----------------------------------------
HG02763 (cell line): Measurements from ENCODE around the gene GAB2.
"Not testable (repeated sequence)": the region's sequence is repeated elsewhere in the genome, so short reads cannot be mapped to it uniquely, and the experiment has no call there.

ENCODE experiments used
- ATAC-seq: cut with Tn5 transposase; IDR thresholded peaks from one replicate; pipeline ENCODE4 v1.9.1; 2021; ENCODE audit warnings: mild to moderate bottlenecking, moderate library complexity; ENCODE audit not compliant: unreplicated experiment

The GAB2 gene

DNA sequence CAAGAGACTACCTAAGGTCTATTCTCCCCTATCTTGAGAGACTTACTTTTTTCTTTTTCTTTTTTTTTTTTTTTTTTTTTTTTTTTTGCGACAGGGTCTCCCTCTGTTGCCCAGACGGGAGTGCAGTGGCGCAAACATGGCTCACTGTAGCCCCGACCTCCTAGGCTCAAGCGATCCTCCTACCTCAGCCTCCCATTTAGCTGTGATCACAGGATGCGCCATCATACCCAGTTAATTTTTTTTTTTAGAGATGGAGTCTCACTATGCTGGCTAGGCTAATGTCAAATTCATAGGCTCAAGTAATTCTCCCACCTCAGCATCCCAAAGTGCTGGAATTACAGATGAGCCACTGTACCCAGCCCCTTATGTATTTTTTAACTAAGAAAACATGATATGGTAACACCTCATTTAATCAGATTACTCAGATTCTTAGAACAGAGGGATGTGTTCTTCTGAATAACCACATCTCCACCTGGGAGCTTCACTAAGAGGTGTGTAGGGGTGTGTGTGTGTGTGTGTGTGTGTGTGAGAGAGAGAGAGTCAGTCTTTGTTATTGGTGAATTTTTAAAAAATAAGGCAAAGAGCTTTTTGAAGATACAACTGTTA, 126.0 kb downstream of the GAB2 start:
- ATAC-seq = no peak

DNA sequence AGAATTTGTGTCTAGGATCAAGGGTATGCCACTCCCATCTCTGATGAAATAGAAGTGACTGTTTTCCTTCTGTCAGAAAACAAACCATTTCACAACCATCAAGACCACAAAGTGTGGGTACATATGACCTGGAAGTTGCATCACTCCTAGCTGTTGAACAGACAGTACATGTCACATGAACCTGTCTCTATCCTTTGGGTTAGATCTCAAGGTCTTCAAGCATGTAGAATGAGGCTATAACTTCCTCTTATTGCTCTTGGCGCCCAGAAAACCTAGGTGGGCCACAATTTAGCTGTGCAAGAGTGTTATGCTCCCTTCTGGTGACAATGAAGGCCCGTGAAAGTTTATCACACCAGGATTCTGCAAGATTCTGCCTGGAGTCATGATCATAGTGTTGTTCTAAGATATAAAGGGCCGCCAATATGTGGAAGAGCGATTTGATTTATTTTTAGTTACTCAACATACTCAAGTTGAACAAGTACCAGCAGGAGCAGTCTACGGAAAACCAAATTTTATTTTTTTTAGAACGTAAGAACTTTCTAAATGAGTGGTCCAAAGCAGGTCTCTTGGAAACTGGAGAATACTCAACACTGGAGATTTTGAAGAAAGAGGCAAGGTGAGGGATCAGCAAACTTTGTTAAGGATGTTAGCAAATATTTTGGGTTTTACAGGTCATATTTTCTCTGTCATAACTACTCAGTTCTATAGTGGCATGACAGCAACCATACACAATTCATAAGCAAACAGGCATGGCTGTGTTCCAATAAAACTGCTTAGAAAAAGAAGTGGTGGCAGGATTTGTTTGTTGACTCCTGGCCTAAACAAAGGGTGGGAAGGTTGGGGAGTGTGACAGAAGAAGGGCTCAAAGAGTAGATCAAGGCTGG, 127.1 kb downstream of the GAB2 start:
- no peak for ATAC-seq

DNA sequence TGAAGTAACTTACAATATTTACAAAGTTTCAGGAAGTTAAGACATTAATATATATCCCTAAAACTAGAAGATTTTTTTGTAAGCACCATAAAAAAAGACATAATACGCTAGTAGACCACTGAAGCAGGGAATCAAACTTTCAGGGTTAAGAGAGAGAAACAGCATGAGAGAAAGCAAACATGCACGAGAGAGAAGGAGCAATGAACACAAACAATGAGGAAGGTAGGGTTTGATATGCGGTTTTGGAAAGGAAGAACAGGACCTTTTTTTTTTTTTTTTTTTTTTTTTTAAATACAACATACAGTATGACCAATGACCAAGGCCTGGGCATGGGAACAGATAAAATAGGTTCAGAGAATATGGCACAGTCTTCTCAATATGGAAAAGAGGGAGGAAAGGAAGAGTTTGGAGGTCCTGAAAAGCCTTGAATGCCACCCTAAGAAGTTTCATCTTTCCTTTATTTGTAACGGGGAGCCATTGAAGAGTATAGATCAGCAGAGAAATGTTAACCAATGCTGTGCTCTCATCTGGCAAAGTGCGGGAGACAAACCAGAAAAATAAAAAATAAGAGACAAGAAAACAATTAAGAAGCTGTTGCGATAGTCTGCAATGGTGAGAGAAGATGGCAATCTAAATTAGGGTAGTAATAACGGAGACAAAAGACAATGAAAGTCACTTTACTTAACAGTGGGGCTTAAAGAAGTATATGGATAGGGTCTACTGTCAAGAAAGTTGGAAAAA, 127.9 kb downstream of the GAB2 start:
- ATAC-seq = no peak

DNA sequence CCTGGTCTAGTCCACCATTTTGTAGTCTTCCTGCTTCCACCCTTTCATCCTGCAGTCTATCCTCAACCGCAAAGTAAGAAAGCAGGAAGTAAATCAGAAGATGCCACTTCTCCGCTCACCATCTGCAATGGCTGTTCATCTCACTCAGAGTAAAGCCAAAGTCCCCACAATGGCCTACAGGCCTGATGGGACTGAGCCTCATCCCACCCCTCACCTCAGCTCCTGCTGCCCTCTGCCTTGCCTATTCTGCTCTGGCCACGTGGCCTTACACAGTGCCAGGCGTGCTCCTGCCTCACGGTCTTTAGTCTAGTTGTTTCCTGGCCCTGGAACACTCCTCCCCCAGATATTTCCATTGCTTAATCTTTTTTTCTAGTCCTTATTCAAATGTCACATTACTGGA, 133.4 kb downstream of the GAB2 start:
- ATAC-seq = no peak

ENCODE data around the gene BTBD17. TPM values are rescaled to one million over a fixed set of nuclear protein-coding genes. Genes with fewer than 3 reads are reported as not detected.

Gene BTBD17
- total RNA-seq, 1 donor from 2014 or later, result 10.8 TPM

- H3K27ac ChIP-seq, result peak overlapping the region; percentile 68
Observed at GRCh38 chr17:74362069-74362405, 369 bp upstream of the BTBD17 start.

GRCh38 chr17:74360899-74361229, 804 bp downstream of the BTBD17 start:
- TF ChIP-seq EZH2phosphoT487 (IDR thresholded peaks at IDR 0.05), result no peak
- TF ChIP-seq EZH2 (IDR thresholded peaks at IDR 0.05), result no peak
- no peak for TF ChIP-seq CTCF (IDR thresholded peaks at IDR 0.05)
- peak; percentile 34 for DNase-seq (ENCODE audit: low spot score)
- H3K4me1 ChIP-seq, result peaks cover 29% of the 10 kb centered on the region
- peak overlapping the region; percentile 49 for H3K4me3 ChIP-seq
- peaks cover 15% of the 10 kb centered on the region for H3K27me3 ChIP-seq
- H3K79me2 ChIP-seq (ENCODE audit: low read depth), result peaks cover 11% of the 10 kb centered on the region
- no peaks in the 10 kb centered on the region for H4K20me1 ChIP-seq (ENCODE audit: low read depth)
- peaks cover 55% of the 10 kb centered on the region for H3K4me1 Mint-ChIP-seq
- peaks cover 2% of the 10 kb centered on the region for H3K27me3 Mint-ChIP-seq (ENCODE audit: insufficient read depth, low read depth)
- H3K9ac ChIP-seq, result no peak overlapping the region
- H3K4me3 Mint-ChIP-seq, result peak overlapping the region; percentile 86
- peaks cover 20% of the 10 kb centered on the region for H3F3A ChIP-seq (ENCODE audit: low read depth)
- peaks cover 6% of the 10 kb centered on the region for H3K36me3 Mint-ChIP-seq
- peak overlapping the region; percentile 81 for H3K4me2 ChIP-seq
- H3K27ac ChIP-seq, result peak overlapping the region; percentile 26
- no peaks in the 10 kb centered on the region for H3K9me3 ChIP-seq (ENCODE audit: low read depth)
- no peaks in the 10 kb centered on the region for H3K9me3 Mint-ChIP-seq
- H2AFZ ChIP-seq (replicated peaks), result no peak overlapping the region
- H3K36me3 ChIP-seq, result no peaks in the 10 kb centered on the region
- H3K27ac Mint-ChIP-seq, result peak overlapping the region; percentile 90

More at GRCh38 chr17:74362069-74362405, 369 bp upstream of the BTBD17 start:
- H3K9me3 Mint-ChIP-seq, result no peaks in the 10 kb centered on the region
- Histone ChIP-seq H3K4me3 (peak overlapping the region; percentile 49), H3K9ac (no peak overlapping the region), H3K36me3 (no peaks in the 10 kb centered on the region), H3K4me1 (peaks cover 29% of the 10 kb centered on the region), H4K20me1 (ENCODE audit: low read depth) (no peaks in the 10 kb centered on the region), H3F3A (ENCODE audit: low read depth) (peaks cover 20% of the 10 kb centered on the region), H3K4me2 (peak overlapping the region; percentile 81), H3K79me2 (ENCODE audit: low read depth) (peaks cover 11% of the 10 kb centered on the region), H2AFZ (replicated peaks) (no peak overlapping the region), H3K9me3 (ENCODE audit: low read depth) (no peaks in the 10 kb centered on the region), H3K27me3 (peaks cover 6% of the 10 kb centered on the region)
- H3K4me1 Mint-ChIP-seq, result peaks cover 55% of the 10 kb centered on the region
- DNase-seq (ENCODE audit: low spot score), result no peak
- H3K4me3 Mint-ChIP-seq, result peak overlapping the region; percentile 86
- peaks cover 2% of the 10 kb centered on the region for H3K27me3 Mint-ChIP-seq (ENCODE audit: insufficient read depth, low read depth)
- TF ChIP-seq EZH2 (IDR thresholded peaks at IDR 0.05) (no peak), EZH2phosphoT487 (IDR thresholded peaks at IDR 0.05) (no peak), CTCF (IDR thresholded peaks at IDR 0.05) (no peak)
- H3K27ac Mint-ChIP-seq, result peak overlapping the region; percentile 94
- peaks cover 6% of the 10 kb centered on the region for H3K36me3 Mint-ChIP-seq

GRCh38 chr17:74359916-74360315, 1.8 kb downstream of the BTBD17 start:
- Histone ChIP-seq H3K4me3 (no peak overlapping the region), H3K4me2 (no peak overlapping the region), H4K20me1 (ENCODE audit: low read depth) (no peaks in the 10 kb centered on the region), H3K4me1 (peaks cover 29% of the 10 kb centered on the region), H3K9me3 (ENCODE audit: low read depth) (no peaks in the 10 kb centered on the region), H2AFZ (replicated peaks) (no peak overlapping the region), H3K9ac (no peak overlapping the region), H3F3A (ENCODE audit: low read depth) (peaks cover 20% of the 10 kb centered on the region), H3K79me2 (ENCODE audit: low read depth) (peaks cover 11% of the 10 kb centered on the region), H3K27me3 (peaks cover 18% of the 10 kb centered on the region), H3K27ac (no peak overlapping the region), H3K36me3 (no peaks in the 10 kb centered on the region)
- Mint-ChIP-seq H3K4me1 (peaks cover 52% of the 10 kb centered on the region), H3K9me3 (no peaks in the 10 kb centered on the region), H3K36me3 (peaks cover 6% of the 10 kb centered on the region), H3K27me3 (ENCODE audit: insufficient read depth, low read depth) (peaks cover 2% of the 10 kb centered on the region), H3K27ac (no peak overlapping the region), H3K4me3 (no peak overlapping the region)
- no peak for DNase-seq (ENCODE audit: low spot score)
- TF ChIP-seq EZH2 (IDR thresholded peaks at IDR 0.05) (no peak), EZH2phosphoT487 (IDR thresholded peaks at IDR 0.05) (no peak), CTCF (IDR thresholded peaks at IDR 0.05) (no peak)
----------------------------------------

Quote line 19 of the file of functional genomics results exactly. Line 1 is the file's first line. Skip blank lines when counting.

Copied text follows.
GRCh38 chr17:74360899-74361229, 804 bp downstream of the BTBD17 start: